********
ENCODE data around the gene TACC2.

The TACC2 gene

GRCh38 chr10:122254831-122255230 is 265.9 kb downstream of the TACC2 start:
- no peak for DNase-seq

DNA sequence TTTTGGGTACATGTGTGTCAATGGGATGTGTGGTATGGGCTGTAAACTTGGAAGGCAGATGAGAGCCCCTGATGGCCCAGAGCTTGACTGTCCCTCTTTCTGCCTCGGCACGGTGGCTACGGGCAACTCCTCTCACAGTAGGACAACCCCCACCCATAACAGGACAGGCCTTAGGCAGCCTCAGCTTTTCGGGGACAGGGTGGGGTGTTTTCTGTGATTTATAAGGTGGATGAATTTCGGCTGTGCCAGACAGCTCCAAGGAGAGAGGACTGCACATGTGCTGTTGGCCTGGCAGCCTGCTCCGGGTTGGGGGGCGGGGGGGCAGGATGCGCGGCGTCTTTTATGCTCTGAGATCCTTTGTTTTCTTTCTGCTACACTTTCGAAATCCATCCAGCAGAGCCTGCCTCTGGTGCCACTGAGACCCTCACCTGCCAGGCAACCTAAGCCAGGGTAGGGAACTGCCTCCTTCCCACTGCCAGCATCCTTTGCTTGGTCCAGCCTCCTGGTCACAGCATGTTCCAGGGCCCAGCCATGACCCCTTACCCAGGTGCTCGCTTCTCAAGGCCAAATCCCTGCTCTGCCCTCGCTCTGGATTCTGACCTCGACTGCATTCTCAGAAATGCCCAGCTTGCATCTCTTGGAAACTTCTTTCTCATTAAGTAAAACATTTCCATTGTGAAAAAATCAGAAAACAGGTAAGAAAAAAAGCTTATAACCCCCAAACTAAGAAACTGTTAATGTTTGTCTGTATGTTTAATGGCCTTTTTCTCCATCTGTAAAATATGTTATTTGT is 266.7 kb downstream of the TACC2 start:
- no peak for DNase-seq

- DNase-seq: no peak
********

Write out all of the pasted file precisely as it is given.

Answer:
ENCODE data around the gene TACC2.

The TACC2 gene

GRCh38 chr10:122254831-122255230 is 265.9 kb downstream of the TACC2 start:
- no peak for DNase-seq

DNA sequence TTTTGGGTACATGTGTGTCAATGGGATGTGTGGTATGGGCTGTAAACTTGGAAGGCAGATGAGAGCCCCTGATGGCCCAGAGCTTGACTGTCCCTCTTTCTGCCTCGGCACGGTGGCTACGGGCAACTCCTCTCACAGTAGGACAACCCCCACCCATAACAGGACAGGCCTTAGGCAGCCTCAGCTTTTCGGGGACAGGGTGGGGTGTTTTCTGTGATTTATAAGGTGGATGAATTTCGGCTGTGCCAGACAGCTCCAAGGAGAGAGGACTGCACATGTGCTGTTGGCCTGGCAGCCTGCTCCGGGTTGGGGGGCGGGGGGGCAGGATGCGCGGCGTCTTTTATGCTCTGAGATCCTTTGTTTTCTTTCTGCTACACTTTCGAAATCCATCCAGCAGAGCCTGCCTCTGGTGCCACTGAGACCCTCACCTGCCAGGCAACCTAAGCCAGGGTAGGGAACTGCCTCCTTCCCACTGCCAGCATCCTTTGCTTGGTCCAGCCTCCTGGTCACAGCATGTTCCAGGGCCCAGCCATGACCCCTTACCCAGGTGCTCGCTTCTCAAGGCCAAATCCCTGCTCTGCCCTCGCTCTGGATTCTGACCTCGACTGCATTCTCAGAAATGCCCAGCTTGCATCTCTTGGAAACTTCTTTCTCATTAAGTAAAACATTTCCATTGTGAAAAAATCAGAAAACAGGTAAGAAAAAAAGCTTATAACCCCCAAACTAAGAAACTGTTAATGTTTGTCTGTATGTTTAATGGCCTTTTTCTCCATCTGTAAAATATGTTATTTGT is 266.7 kb downstream of the TACC2 start:
- no peak for DNase-seq

- DNase-seq: no peak